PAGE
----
I thought I would post some really good apps that help to teach your child all about The Zones of Regulation and managing their emotions. They are NOT Free however, but thought I would share in case you were interested in purchasing for your iPhone or iPad :)
Thursday, 2 February 2017
Tuesday, 24 January 2017
We spoke to our students about their STRESSORS or TRIGGERS. Having them reflect on 'What Pushes Their Buttons' is the first step in helping them understand what is bothering them and how they can manage or cope with the stress. Here are some examples...
When you or your child are feeling stressed or overwhelmed, what can you do? How can you help? This image provides you with some simple tips and techniques to help you calm and regulate your emotions.
The Huffington Post wrote an interesting article about managing your child's stress. Check it out below!
Tuesday, 13 December 2016
Children’s feelings and emotions can sometimes be intense. They can be quickly taken over by feelings of excitement, fear, frustration or joy. When feelings take over a child’s behaviour- it can be difficult for them to manage, without help from an adult. It is important for adults and caregivers to be able to recognize these emotions and feelings and label them! Understanding that having all emotions is acceptable, but teaching our children ways to cope with these feelings and emotions is crucial to their development.
How Parents Can help Children Manage Feelings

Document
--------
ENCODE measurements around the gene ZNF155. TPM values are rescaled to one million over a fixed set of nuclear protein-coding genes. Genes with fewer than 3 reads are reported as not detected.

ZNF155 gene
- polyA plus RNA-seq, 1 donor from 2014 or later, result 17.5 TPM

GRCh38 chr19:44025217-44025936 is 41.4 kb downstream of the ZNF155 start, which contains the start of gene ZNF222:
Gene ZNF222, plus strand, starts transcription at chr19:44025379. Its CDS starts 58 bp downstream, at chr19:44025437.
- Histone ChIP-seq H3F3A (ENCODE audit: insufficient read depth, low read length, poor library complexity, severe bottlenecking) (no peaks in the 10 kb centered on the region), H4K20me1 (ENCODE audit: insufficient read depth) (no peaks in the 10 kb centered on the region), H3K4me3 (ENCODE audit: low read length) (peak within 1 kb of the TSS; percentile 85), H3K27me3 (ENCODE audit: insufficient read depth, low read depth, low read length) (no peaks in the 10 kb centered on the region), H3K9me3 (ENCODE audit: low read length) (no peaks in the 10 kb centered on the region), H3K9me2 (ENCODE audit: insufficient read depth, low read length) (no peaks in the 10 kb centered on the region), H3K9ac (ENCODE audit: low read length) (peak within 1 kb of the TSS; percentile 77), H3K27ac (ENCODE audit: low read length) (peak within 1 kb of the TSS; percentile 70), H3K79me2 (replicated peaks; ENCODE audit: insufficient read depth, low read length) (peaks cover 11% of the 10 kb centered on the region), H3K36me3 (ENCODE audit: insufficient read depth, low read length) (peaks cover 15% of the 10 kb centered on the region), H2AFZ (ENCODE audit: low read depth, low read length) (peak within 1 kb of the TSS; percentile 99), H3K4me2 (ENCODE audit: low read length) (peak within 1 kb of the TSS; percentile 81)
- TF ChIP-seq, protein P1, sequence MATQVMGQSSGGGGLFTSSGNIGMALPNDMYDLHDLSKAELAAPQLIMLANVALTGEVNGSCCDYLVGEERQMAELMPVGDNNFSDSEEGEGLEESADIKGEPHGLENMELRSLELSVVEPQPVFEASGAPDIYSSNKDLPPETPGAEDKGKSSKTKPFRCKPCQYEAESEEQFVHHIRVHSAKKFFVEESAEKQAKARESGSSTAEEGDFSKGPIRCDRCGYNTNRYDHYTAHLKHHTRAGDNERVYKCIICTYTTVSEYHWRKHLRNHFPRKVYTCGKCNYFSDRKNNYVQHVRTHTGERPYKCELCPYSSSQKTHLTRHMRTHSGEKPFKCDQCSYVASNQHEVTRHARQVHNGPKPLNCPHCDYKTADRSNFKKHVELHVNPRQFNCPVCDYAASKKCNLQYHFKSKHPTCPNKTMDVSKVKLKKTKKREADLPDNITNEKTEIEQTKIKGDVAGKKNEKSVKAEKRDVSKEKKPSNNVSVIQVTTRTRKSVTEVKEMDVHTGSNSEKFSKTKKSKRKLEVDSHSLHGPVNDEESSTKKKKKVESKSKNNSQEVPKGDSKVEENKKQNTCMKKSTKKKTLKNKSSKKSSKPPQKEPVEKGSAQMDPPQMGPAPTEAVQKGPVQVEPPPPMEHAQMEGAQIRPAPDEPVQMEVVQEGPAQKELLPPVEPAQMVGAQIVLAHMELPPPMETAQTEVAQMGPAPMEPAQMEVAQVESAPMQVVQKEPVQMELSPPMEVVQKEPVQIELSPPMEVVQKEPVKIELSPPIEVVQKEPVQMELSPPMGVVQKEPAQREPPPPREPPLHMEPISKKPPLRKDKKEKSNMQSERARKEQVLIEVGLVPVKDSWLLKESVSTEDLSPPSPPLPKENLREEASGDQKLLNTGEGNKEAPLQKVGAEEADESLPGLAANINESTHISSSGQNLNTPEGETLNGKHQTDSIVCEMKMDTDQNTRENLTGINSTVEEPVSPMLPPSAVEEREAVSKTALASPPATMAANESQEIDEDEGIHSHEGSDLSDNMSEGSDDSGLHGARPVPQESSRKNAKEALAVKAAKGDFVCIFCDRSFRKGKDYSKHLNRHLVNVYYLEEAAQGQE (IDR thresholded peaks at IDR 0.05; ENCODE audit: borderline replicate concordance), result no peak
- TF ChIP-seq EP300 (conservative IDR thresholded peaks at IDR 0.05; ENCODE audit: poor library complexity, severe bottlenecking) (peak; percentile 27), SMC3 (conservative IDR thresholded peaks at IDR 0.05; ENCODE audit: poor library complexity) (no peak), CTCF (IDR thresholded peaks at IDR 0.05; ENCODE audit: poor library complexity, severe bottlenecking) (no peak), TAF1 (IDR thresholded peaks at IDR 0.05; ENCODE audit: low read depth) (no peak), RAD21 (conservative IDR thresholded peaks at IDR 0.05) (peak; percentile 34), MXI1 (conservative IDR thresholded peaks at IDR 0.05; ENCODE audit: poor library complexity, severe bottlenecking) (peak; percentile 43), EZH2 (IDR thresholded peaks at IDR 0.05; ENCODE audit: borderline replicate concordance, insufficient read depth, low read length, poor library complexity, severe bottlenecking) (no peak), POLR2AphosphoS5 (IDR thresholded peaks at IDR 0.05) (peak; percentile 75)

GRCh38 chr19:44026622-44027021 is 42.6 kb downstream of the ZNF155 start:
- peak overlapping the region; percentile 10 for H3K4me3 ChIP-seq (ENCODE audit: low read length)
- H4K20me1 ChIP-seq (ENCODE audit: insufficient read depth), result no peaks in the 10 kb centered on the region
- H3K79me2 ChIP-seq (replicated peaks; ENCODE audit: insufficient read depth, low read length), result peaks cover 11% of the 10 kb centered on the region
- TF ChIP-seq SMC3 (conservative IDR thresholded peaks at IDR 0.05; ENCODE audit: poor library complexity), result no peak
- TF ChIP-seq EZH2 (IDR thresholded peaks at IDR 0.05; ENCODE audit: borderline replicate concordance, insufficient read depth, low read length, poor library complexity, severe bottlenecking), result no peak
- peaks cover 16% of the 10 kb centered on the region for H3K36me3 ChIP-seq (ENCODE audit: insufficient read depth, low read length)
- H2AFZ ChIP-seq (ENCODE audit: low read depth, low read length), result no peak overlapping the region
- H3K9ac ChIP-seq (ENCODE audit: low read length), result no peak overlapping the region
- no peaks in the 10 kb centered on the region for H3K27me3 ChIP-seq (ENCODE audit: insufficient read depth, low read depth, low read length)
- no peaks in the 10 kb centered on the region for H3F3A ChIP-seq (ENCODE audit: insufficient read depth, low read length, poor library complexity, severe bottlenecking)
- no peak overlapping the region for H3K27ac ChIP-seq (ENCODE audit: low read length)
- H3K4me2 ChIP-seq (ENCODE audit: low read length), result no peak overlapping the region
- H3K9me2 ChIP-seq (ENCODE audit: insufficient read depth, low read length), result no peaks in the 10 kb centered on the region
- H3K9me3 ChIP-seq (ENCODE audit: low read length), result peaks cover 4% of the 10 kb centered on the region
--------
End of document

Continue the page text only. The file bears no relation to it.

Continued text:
- Notice Feelings
Before we can learn how to control feelings, we first have to notice them. You can help your child by noticing and paying attention to the ways they are feeling throughout the day and by giving them names- happy, angry, excited, frustrated.
2. Talk About Everyday Feelings
Talking with your child about what it feels like when you are angry, sad, scared, nervous etc...will help them find ways to express their feelings without them having to act out through negative behaviours.
3. Create a Space for Talking About Difficult Feelings
Help children separate a feeling from a difficult reaction by helping them name it. Being able to say or think, “I am feeling angry”, means that children don’t have to act really angry before anyone notices. They can then choose how they will respond, perhaps by using one of the tools appropriate to get them out of that zone.
Things To Try At Home
- Use feeling words when you talk with your children about everyday situations: “You scored a goal! How exciting was that!” or “It must be pretty disappointing that you can’t play with Sarah today.”
- Invite children to describe their own feelings: “I’m feeling pretty nervous about going to the dentist. How about you?”
Friday, 2 December 2016
You just need to manage the one you're in!
Self-regulation is something everyone continually works on, whether we are aware of it or not. We all encounter difficult circumstances that test our limits from time to time. If we are able to recognize when we are becoming less regulated, we are able to do something about it to feel better and get ourselves into a better place (green zone). This comes easier for some of us, but for others, it is a skill that needs to be taught and practiced. This is the goal of the Zones of Regulation (or Zones for short) :)
Life is 10% what happens to us and 90% how we react to it.- Charles Swindoll